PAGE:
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Reata Sonoma Pinot Noir 2010

  • TP93
  • WE92
750ML / 14.2% ABV
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750ML / 14.2% ABV

Winemaker Notes

This classic Pinot Noir is intensely aromatic with notes of dark cherries and spice. This perfectly balanced wine is fruit forward and brings out flavors of rich cherry pie filling, with a touch of cola giving it a light smoky character on the finish.

This wine drinks beautifully with meals, and is versatile enough to complement a wide range of menus. This easy-drinking red wine can complement fish, pork, chicken or beef, especially when seasoned with a touch of scented green herbs like rosemary and oregano. You can also enjoy this wine alongside pasta dishes like basil or pesto. It also pairs well with softer cheeses like Brie and Camembert.

Critical Acclaim

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TP 93
Tasting Panel
Lilacs and lace grace this aromatic red. New book leather and a jolt of creaminess play with dusty, spiced Italian herbs. She'll rope you in and tie you up with toasty oak and cherry pie.
WE 92
Wine Enthusiast
This shows real Sonoma Coast character in its silky texture, strong acidity and transparency of its raspberry and cherry notes, which allow for a mineral-driven taste of the soil to shine. The wine improves in the glass as it airs, picking up extra layers of complexity. Editors' Choice.
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Reata

Reata

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Reata, California
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Reata at Jamieson Ranch Vineyards is the southernmost winery in the Napa Valley, one of the world’s foremost winemaking regions. The estate’s more than 300 acres of gently rolling hills and terraced vineyards benefit from the cooling fog and breezes from the nearby San Pablo Bay, climatic conditions that favor the production of exceptional Pinot Noir and Chardonnay.
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Sonoma County

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Home to a diverse array of smaller AVAs with varied microclimates and soil types, Sonoma County has something for every wine lover. Physically twice as large as Napa Valley, the region only produces about half the amount of wine but boasts both tremendous quality and variety. With its laid-back atmosphere and down-to-earth attitude, the wineries of Sonoma are appreciated by wine tourists for their friendliness and approachability. The entire county intends to become a 100% sustainable winegrowing region by 2019.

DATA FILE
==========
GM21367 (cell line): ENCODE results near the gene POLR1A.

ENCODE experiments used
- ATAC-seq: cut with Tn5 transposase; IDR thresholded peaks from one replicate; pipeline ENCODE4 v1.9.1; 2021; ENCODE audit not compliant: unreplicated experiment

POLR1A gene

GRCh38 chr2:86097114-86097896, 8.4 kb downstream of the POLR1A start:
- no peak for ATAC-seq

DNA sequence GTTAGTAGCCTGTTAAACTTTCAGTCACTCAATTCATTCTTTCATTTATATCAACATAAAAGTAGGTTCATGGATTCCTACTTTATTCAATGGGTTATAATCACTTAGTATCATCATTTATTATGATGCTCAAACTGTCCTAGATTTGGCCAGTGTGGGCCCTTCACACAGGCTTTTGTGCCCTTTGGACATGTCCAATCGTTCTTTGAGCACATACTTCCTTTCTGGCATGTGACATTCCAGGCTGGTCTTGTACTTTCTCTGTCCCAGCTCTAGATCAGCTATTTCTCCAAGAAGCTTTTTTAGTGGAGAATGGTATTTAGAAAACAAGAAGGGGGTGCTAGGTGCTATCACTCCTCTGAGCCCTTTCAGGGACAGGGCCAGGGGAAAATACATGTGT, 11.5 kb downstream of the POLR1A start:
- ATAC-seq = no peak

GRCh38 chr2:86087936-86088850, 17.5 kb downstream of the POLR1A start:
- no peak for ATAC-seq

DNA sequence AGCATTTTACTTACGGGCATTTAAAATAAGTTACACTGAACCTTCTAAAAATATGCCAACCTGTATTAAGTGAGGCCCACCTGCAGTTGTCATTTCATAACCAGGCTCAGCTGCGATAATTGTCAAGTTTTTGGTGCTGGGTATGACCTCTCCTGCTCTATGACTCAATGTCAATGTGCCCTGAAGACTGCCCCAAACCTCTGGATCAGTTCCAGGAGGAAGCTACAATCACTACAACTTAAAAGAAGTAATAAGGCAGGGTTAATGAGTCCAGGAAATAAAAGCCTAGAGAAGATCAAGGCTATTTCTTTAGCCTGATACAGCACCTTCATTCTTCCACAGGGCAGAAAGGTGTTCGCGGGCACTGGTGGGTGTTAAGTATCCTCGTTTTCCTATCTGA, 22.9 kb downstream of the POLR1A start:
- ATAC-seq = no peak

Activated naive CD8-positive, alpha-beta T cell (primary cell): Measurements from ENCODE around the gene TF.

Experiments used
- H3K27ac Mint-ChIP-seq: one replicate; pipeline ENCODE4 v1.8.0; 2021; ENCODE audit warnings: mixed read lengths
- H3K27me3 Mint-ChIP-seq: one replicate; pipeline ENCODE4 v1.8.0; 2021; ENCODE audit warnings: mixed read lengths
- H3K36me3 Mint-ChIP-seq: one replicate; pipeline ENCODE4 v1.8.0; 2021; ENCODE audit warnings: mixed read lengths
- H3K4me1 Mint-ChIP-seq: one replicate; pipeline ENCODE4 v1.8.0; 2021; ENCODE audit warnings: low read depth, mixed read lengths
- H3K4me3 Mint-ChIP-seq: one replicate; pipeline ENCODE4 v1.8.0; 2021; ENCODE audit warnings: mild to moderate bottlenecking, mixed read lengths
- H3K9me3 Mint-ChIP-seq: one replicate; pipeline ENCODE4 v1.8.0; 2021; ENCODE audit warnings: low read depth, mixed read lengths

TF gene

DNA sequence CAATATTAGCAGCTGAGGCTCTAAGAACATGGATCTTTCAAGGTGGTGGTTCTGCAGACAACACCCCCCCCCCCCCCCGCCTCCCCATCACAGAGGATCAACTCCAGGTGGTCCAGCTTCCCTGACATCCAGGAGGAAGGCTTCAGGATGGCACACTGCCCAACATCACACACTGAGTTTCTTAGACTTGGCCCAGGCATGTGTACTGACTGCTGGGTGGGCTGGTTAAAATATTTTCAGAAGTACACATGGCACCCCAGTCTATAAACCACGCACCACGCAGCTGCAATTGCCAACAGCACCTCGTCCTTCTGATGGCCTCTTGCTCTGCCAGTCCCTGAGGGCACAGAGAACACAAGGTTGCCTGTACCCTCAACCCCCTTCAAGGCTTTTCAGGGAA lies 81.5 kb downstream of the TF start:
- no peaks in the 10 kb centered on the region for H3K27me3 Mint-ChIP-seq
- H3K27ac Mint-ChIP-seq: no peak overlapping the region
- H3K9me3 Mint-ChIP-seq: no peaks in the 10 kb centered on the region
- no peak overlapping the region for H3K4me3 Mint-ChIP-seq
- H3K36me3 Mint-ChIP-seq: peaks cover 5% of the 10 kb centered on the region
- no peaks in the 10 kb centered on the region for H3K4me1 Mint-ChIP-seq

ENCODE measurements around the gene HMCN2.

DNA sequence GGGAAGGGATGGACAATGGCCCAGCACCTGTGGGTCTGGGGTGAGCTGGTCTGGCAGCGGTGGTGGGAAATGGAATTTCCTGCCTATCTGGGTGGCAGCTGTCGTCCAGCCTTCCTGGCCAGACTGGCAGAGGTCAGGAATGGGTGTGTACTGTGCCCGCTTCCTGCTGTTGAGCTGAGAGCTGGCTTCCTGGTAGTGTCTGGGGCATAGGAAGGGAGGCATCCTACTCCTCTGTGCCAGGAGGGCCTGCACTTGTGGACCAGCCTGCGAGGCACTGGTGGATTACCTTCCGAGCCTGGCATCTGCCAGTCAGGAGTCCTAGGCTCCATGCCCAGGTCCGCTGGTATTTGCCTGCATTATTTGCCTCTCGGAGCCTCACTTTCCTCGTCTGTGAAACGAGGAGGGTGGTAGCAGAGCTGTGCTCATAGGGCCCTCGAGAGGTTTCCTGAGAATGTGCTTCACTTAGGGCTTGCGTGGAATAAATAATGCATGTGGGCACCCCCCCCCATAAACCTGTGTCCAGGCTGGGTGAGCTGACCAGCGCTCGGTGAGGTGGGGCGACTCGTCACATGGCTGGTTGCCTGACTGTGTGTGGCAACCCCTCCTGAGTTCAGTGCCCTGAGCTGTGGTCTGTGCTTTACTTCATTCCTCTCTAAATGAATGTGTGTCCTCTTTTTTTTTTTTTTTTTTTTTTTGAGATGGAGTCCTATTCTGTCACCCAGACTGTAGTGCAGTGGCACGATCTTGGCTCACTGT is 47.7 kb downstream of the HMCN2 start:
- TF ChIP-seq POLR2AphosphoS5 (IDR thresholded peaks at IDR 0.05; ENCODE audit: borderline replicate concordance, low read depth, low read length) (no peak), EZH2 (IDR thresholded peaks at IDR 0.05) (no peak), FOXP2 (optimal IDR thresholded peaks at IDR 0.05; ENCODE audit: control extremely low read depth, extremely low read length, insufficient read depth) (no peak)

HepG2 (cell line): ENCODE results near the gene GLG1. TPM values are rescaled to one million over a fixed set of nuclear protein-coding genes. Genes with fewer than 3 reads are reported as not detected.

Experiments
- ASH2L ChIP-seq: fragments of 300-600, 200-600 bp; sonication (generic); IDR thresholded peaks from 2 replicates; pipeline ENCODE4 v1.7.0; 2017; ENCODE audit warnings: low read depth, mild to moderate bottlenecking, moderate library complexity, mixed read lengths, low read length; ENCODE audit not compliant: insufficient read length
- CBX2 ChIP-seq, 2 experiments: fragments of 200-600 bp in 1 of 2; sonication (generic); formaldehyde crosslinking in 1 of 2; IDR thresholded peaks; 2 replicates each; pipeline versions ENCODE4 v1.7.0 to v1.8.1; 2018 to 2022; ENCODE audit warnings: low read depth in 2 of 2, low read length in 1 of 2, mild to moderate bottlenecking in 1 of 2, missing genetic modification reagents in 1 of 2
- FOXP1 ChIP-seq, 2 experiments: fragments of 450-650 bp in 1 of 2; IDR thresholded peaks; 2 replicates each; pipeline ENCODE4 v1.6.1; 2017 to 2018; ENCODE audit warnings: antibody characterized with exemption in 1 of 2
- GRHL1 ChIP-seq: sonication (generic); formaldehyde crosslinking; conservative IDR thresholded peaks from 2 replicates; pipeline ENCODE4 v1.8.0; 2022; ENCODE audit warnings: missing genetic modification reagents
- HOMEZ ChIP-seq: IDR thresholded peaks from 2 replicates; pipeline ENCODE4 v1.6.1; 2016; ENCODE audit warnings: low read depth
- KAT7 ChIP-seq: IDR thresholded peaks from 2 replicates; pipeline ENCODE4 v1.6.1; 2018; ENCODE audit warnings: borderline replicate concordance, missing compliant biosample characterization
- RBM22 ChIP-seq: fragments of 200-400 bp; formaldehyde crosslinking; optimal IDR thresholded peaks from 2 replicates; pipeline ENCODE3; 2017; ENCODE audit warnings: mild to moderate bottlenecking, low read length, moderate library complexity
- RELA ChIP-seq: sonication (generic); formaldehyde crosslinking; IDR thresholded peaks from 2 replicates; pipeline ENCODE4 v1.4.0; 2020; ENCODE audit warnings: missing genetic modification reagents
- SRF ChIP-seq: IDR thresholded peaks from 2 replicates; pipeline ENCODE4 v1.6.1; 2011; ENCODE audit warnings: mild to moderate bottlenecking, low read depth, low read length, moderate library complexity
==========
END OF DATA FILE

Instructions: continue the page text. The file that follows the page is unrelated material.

Grape varieties are carefully selected to reflect the best attributes of their sites—Dry Creek Valley’s consistent sunshine is ideal for Zinfandel, while the warm Alexander Valley is responsible for rich, voluptuous Cabernet Sauvignon. Chardonnay and Pinot Noir are important throughout the county, most notably in the cooler AVAs of Russian River, Sonoma Coast and Carneros. Sauvignon Blanc, Merlot and Syrah have also found a firm footing here.

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Pinot Noir

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One of the most finicky yet rewarding grapes to grow, Pinot Noir is a labor of love for many. However, the greatest red wines of Burgundy prove that it is unquestionably worth the effort. In fact, it is the only red variety permitted in Burgundy. Highly reflective of its terroir, Pinot Noir prefers calcareous soils and a cool climate, requires low yields to achieve high quality and demands a lot of attention in the vineyard and winery. It retains even more glory as an important component of Champagne as well as on its own in France’s Loire Valley and Alsace regions. This sensational grape enjoys immense international success, most notably growing in Oregon, California and New Zealand with smaller amounts in Chile, Germany (as Spätburgunder) and Italy (as Pinot Nero).

In the Glass

Pinot Noir is all about red fruit—strawberry, raspberry and cherry with some heftier styles delving into the red or purple plum and in the other direction, red or orange citrus. It is relatively pale in color with soft tannins and a lively acidity. With age (of which the best examples can handle an astounding amount) it can develop hauntingly alluring characteristics of fresh earth, savory spice, dried fruit and truffles.

Perfect Pairings

Pinot’s healthy acidity cuts through the oiliness of pink-fleshed fish like salmon and tuna but its mild mannered tannins give it enough structure to pair with all sorts of poultry: chicken, quail and especially duck. As the namesake wine of Boeuf Bourguignon, Pinot noir has proven it isn’t afraid of beef. California examples work splendidly well with barbecue and Pinot Noir is also vegetarian-friendly—most notably with any dish that features mushrooms.

Sommelier Secret

For administrative purposes, the region of Beaujolais is often included in Burgundy. But it is extremely different in terms of topography, soil and climate, and the important red grape here is ultimately Gamay, not Pinot noir. Truth be told, there is a tiny amount of Gamay sprinkled around the outlying parts of Burgundy (mainly in Maconnais) but it isn’t allowed with any great significance and certainly not in any Village or Cru level wines. So "red Burgundy" still necessarily refers to Pinot noir.

SWS312934_2010 Item# 124873